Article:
Tag Archives: creativity

how to say no

26 Oct

My friend Derek and I have talked long into the night—and in the early morning before our friends wake up—about limits. Commitment. Smallness. About “traveling widely in Providence,” which is a line that’s stuck with me all these years, even if I’m getting it wrong. With so many people advocating for saying yesyes to everything—we need to know we can still say no. Liz Danzico says we not only can but should.

“Something a friend said to me several years ago has stayed with me,” she writes in The Manual. “‘It’s easy to say no if you love something.’ Wrong. Wrong, I thought at the time. If you love something, say yes. Say yes to everything. Yet what did he mean about loving something, I quietly wondered on the side. Did he mean to imply having a focus for one’s passion was another tool to help make better choices?”

She apparently comes around. Her final thought is this: “No matter what it is—be it a business, a person, a piece of art, a career, a song, a family, a way of life, or a pursuit of any kind—it’s easy to say no to all the choices that will present themselves if you love something. Finding that thing is the hardest part. But that’s another lesson.”

Alongside her post, she ran this quote from the late Steve Jobs, which is a timely and poignant conclusion to all this:

“People think focus means saying yes to the thing you’ve got to focus on. But that’s not what it means at all. It means saying no to the 100 other good ideas that there are. You have to pick carefully. I’m actually as proud of the many things we haven’t done as the things we have done.” 

Chaplin sketch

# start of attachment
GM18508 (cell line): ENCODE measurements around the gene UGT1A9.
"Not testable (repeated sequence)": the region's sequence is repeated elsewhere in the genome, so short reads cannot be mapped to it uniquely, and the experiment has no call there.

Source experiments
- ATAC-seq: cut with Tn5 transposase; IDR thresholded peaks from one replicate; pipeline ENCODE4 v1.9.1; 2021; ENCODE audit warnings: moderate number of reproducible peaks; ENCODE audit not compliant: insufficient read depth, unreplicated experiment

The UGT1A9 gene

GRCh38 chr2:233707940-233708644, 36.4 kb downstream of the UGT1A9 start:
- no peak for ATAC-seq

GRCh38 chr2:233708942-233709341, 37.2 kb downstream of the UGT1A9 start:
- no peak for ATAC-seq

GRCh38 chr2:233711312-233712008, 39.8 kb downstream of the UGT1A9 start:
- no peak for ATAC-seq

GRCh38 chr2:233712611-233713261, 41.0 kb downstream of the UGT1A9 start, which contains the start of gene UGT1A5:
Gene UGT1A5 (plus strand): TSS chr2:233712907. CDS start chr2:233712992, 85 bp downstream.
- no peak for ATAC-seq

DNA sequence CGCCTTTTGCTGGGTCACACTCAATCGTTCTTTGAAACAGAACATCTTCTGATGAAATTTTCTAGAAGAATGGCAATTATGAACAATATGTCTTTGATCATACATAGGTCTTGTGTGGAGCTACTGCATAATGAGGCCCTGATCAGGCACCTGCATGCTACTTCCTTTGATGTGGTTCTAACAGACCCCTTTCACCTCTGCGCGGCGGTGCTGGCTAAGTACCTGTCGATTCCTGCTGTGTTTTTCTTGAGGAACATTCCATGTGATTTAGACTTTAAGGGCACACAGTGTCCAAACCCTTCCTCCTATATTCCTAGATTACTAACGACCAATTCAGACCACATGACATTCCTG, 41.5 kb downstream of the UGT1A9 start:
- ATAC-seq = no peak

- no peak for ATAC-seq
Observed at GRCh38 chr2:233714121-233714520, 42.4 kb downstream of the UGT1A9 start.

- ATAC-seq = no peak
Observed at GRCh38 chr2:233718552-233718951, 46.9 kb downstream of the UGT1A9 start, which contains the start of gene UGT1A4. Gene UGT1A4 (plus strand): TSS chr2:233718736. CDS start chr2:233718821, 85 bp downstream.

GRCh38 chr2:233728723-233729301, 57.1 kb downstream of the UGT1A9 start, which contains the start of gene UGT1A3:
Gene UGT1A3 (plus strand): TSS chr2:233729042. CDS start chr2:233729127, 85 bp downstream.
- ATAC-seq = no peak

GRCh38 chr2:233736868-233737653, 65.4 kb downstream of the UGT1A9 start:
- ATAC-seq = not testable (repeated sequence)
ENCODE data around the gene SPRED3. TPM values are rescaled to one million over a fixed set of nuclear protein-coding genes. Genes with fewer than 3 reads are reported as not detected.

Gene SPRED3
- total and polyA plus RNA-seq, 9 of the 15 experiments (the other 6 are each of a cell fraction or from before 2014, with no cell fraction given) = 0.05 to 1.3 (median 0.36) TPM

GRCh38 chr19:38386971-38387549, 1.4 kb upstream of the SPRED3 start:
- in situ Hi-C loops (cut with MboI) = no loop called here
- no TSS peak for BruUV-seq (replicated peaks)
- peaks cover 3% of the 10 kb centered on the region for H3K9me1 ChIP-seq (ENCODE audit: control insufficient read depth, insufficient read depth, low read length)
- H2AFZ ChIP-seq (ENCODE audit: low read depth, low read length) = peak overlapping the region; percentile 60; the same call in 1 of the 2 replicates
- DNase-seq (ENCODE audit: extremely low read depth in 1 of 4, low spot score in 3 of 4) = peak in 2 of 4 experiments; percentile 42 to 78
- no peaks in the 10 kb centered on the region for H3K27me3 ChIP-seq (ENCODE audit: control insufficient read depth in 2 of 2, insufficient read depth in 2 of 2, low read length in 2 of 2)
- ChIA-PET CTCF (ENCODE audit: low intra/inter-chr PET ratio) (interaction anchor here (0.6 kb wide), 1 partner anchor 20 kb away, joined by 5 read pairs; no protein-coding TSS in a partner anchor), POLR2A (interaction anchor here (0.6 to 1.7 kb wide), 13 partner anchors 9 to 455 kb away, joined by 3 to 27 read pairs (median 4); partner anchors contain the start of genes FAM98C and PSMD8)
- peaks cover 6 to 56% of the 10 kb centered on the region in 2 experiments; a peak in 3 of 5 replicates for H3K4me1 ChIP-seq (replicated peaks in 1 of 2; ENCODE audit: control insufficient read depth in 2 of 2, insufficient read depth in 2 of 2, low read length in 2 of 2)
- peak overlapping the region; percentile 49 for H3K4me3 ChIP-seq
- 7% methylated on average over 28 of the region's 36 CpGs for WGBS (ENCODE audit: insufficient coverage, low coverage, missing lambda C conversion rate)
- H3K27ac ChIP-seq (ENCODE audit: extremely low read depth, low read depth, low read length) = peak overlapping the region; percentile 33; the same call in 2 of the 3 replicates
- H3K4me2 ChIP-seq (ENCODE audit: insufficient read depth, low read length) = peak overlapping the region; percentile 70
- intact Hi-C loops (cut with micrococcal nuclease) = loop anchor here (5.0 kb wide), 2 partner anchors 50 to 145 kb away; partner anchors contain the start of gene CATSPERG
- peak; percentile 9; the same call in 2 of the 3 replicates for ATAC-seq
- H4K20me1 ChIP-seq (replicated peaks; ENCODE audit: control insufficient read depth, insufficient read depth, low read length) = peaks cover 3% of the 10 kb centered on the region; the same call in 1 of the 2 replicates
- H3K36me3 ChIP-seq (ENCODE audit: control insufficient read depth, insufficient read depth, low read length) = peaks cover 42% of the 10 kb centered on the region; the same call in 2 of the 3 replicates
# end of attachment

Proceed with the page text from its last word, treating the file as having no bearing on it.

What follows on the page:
16 Apr

Google just keeps outdoing itself with these honorary homepage designs.


get out your scissors

4 Mar

Speaking of getting back to simpler methods in creative projects, Frank Chimero wrote last year for Thinking for a Living about the value of scissors:

In the boom of digital tools for designers, the humble scissors have been forgotten. Our poor scissors sit in our desk drawers, waiting for the next non-creative task we require them for. It wasn’t always like this. Scissors used to be used as a primary means to capture likenesses, create art, and even make movies. One could perceive cutting paper for a creative task as a juvenile activity, but some of the finest creative specimens have been created with no more than a modest sheet of paper and sheers.

And he goes on to show some incredible, scissor-produced artworks, many from the ’40s and ’50s.

It reminded me of a morning here at work. We were running a 3-part series on green design in museums around the world, and the writer, notoriously wordy, had turned in a horridly jumbled thing, unreadable and impossible to follow. So, remembering something my brother had advised a number of years ago, I printed it and spread the pages out over our conference table. Quickly, I cut apart every section: every museum, every trend, every sidebar. And I began to rearrange them, fitting the flimsy slips of paper together like puzzle pieces, adding short strips onto fat chunks and toying with order again and again until something close to readable emerged.

And I knew then what Frank meant about the scissors. For my latest story for Alarm, I did same thing, playing with the arrangement of quotes and prose until I had a better idea of what precisely I had on my hands. Sometimes, especially when writing on the computer, it’s easy to become deaf to what they’ve said, and what you’ve said, and what you’re trying to say. Blind to what you have in front of you, and what it could become.

Scissors are one way to see again.

concentrate, monkey, concentrate

4 Mar

Not usually a fan of gadgets and gizmos from the tech world—they’re just more artificial solutions to problems caused by earlier artificial solutions to yet earlier problems. But: a team from Spain has created something that immediately changed the way I write—the entire writing experience actually.